The Optimal Asymptotic Income Tax Rate

Authors


  • Momi Dahan, Hebrew University of Jerusalem, School of Public Policy, Mount Scopus, Jerusalem 91905, Israel (momidahan@mscc.huji.ac.il). Michel Strawczynski, Hebrew University of Jerusalem, School of Public Policy, Mount Scopus, Jerusalem 91905, Israel (michel.strawczynski@mail.huji.ac.il).

  • We thank Louis Kaplow for his questions and comments that helped instigate this project. We also wish to thank Efraim Sadka, Emmanuel Saez, Avi Simhon, Eytan Sheshinsky, Jonathan Stupp, Shlomo Yitzhaki and the seminar participants at Tel-Aviv University, Hebrew University of Jerusalem, Israel Economic Association, Queens University, and Bank of Portugal for their helpful comments.

Abstract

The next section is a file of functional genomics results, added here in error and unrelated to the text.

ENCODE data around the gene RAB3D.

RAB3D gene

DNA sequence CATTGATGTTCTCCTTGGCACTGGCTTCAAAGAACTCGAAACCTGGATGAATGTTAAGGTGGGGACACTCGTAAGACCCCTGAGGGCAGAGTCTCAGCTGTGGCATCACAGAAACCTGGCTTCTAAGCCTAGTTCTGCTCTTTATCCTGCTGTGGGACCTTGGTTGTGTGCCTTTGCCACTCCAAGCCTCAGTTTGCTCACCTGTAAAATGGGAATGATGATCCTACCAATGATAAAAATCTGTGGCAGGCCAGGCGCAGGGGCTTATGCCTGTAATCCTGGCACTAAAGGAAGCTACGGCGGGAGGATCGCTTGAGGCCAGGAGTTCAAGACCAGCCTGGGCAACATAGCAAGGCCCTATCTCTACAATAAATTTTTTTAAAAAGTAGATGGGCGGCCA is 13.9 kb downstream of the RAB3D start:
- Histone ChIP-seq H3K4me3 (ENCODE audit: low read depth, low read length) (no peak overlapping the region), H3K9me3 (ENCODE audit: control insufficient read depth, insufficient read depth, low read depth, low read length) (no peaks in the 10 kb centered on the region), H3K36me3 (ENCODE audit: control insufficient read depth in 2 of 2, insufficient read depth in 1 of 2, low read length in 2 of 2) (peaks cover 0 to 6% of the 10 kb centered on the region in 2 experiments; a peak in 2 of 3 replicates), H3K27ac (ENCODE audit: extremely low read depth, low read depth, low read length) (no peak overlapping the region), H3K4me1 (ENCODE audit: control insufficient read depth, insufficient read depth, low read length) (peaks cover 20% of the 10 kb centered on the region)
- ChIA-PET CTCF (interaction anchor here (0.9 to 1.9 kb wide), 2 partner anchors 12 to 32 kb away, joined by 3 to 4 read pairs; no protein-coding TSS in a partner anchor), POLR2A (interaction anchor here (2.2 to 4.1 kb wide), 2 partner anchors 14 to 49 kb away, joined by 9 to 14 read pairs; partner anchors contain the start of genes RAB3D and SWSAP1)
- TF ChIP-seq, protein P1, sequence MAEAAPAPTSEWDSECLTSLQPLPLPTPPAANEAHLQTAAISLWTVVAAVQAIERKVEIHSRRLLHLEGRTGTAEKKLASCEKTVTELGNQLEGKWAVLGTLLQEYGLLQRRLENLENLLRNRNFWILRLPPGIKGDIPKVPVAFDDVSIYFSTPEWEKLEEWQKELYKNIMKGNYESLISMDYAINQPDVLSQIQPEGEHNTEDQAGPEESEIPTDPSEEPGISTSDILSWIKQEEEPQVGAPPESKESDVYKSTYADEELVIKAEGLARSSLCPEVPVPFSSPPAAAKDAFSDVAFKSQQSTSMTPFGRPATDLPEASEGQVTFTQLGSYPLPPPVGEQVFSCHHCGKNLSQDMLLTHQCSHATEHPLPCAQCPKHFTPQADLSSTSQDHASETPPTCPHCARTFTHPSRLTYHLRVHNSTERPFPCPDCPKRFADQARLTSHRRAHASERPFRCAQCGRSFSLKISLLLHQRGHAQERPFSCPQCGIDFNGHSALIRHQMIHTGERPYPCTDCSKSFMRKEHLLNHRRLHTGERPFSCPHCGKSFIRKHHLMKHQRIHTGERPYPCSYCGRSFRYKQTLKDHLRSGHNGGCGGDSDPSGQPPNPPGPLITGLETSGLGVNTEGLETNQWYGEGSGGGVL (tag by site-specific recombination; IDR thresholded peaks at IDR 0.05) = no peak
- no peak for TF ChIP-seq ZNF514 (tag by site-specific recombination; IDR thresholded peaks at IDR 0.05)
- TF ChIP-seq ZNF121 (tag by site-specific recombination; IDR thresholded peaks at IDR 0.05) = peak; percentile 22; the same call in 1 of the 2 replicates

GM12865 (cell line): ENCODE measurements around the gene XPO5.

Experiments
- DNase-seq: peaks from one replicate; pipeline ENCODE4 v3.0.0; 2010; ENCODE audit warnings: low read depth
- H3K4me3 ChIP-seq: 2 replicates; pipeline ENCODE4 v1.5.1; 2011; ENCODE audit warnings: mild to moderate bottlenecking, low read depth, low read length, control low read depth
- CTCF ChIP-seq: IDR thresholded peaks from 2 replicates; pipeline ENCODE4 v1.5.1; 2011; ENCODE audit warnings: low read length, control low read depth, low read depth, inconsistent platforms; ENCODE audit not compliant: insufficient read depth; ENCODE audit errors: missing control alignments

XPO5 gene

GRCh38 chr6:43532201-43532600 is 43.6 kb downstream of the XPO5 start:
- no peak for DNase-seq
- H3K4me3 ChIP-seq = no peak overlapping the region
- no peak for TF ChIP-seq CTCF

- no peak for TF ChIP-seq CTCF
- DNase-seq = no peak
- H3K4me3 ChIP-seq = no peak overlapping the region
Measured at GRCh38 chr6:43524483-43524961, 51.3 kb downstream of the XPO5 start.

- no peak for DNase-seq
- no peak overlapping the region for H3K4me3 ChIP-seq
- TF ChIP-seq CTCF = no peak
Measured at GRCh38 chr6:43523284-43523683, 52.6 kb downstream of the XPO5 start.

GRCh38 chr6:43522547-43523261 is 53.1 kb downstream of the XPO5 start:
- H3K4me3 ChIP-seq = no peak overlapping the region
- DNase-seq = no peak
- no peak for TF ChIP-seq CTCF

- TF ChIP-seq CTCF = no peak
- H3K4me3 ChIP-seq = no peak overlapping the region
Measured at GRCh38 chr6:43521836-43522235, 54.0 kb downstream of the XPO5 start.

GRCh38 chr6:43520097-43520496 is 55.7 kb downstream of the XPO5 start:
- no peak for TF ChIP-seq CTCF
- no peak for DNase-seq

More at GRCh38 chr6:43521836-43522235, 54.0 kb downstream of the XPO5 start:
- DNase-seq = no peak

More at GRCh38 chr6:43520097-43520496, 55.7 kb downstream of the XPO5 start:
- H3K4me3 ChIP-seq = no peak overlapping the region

This paper shows that a policy maker needs only two types of information to set the optimal income tax rate at the top: a measure of labor supply elasticity and the shape of skills distribution. We find that the asymptotic tax rate is not affected by the degree of inequality aversion as long as the marginal utility of consumption converges to zero. By using empirically plausible estimates for the compensated labor supply elasticity and the shape of skills distribution, we find that the optimal marginal tax rate at the top should be between 33% and 60%, which is in line with the existing rates in the real world.

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